I spoke with my psychologist about this, and her insight was very helpful. Her response to this potential downside of isolation and lack of friends was, “Oh I don’t know about that. Maybe a pastor is just like everyone else in the community, being right beside them all the time, being part of the group. And then sometimes, like Sunday mornings, you’re just asked to talk a little more.”

community-manager
Maybe the pastoral gig could be the kind of leadership I so dig, if so …sweet!

Whoa, that was an angle on a career I could live with! The primary role of walking alongside others, a purely relational endeavor, with an occasional speaking part to the larger community. With that answer I decided to take the initial steps on this pastoral path.

Continue on to Part 7 – Answers.

Why I Walked – Part 5 – Resurrection

On August 14, 2012, after thirteen years with the same company, I quit my job, with no plan about what would come next. In retrospect it was more than that; I walked away from a career, away from a six-figure salary, and toward something entirely different. Here’s why.  (Part 5 of 7). Missed the start? Rewind to Part 1.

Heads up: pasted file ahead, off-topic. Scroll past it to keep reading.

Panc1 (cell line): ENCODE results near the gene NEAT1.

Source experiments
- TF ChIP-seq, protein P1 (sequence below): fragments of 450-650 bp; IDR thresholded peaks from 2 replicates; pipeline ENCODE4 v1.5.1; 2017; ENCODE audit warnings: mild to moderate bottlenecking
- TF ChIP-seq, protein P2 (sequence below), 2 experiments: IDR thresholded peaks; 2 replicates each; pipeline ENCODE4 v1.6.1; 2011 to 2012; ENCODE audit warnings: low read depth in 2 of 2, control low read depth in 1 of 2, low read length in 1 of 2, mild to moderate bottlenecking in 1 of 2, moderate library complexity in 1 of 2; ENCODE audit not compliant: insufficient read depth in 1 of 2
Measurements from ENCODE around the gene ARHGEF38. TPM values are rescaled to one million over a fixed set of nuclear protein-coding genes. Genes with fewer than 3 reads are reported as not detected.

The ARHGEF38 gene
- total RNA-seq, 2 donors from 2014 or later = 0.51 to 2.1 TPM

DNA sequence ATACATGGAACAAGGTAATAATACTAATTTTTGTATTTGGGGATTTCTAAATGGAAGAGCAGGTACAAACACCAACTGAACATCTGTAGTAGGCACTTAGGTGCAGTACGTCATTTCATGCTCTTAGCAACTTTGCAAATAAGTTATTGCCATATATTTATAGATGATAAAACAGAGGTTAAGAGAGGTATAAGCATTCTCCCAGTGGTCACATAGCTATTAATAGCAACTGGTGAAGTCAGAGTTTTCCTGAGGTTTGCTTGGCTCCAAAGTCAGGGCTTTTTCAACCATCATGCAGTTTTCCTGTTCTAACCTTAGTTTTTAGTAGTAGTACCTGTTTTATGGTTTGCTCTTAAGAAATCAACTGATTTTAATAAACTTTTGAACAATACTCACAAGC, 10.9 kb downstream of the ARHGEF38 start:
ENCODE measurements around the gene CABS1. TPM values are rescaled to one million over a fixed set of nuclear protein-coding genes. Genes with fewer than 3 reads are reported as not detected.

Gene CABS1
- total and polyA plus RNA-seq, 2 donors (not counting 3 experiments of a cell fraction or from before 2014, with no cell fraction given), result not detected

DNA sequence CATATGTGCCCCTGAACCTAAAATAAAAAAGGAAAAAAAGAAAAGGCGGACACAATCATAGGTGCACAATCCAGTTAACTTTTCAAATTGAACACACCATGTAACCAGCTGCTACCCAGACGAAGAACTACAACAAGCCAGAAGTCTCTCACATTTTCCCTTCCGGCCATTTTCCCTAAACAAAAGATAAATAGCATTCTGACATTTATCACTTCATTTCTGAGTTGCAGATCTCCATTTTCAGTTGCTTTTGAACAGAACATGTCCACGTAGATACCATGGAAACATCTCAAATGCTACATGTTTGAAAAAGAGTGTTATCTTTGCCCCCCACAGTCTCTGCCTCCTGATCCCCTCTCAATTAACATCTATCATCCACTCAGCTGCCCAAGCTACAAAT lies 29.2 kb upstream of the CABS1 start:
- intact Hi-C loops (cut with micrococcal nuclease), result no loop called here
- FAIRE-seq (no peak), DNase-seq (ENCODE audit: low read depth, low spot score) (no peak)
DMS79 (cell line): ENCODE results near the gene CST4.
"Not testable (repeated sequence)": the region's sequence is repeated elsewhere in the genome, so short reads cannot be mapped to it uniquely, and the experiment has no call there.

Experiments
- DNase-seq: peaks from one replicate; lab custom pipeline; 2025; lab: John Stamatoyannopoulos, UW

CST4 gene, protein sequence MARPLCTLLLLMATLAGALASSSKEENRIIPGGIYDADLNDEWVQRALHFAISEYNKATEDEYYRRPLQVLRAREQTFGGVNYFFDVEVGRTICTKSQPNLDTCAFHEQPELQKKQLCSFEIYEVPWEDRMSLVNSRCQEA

Resurrection

In some ways my challenge with social isolation (see Peeps for more) and lack of meaning in the day job were killing me. It may be that the depression was a result of spending so much time in one world, in “Corporate America”, while yearning for another – yearning for a community with Higher purpose. Over the years these disconnects only grew:  I became more disillusioned with the values of the former while being increasingly drawn to the latter.

“Depression is a kind of death” says Parker Palmer, and looking back egad I can see that. Part of the death in depression is that the brain literally stops functioning properly. When it gets really bad, logic and reason stop working almost entirely, and the brain only functions using the raw emotions of fight or flight. When you work in market research and need to create and analyze, think logically, and be accurate this becomes a huge problem. At one point my mind was so scrambled that the basic calculations I did daily on the job would take three or four times as long to do. Often I’d do the same calculation multiple times, not able to trust my brain that I’d arrived at the correct answer. Sometimes I hadn’t.

The light - and light - literally leaves
Brainscan of depression: the light literally leaves